[The following facts, and the point, come from The Tiger That Isn't by Michael Blastland and Andrew Dilnot. A book every person in the UK should read]
What is the average income in the UK? You’d think everyone would be able to get this right, since it has such a strong bearing on, well almost everything. So, is it £14,000, £18,800 or £23,000? (these are 2005/2006 figures, update: and are the incomes for childless couples – the incomes combined of two people living together). There’s quite a spread there, so you should be able to get the right one.
The answer is… all three of them. Because it depends how you measure averages. The mean – what most people call “average” is £23,000. This is the number you get if you add up all the incomes and divide by the number of them. That’s the most common meaning of average. But the other two kinds are useful too. £18,800 is the income that divides the population in half, the median – half of the people have incomes lower than that, and half have higher. And £14,000 is the mode – the most common income.
A lot of people might be surprised that the most common income is £14,000. To put it in context, that’s just under £1200/month. A salutary thought for some of us, I suspect.
The important thing to note of course isn’t the absolute numbers but the relationship between them. £23,000 is an awful lot more than £14,000, but £23,000 is the one used in a lot of policy judgments. That £23,000 figure is in fact pretty much useless – it’s completely skewed by all the tremendously wealthy people out there. If you are making policy for the majority, the fact there are a few Roman Abramoviches around is actually uninteresting – but their incomes go into that number too.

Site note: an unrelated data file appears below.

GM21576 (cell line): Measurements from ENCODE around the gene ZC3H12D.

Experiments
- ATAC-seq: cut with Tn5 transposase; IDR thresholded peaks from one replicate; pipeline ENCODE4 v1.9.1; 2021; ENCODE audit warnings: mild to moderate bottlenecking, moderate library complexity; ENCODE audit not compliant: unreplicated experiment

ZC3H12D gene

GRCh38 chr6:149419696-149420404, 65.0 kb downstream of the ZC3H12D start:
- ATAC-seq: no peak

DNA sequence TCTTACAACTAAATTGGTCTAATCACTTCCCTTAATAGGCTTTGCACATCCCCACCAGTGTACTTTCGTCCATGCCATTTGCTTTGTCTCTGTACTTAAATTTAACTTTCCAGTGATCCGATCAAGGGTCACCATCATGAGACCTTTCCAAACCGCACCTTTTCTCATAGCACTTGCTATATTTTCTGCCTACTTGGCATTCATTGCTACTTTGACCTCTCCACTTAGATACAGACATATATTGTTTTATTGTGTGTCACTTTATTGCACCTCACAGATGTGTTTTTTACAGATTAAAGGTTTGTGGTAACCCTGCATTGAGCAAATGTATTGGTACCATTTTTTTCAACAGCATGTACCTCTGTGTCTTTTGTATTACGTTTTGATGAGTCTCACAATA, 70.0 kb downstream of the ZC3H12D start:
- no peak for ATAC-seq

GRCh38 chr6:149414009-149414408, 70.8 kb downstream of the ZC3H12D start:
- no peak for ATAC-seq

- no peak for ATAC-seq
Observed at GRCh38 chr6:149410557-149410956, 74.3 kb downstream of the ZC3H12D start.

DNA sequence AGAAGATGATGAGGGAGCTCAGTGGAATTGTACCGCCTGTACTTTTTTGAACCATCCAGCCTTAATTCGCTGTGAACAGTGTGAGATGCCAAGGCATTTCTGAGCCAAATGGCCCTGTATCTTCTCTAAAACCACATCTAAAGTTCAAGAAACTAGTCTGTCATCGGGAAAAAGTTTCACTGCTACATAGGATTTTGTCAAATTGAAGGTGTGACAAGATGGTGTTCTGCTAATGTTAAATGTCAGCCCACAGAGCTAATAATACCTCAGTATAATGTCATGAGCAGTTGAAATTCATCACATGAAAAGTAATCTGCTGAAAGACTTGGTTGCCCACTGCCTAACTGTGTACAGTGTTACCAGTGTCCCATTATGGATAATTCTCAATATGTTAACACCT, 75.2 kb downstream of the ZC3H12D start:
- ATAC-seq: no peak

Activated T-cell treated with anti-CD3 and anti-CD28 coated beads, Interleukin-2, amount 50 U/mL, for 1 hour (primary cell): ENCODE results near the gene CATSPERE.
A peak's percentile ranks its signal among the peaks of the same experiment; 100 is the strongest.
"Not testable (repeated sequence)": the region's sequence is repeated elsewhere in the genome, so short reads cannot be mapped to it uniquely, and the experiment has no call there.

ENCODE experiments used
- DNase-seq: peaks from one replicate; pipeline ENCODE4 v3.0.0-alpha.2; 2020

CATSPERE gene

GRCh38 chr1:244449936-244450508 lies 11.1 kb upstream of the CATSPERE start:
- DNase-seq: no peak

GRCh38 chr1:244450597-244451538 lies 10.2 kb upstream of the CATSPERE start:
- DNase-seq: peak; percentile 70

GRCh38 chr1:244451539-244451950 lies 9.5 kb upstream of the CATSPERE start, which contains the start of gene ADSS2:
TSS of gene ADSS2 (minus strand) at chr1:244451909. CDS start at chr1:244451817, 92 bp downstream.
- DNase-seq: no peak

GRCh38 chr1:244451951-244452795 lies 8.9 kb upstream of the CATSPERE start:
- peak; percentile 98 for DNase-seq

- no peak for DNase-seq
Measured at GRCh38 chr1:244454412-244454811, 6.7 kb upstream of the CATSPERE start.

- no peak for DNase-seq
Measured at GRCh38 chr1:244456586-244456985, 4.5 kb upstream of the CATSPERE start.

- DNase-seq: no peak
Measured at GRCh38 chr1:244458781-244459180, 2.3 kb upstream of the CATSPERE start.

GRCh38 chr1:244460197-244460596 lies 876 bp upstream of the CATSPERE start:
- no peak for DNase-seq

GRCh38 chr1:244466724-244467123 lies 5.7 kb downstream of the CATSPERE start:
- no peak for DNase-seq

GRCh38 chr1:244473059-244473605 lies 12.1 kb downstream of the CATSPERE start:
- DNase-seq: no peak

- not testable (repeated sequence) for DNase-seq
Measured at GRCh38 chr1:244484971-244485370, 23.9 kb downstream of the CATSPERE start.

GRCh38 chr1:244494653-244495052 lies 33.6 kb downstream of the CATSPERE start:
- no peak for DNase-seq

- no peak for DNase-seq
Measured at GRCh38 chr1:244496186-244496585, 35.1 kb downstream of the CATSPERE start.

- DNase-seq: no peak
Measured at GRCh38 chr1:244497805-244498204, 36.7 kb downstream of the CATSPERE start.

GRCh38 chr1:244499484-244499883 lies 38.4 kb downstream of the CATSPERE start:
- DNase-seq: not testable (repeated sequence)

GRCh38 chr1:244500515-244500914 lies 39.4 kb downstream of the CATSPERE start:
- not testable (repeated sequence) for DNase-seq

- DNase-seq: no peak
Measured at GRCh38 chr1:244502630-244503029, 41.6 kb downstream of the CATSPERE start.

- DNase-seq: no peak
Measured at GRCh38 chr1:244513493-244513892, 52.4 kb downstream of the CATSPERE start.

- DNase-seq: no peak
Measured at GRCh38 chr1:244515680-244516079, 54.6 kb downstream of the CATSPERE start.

The small number of wealthy have a tremendous impact on the average – 80% of the world’s population earn less than the average. So what value the average? This isn’t a rant against the wealthy – the reason they can skew the total so far is really because incomes don’t go below zero.
As an example, what is the average number of feet a human being has? Clearly the vast majority of people have two feet. Howevver, some people have only one foot, so the average is less than two – perhaps 1.999 feet. So how about that, almost everyone has more than the average number of feet – we’re rich in feet!
Feet are not something where the mean tells us much – and nor is income.
What is the point of this? Well, I was surprised by the above – very surprised that when the “average income” number is tossed around on TV there’s no thought by those doing the tossing into which average they should use. Most of the people watching who hear the average income is £23k probably think they earn well below average, and so are poor, when in fact most of them are probably, really, average.
If something so fundamental can be interpreted so badly by journalists, then beware any other numbers they use!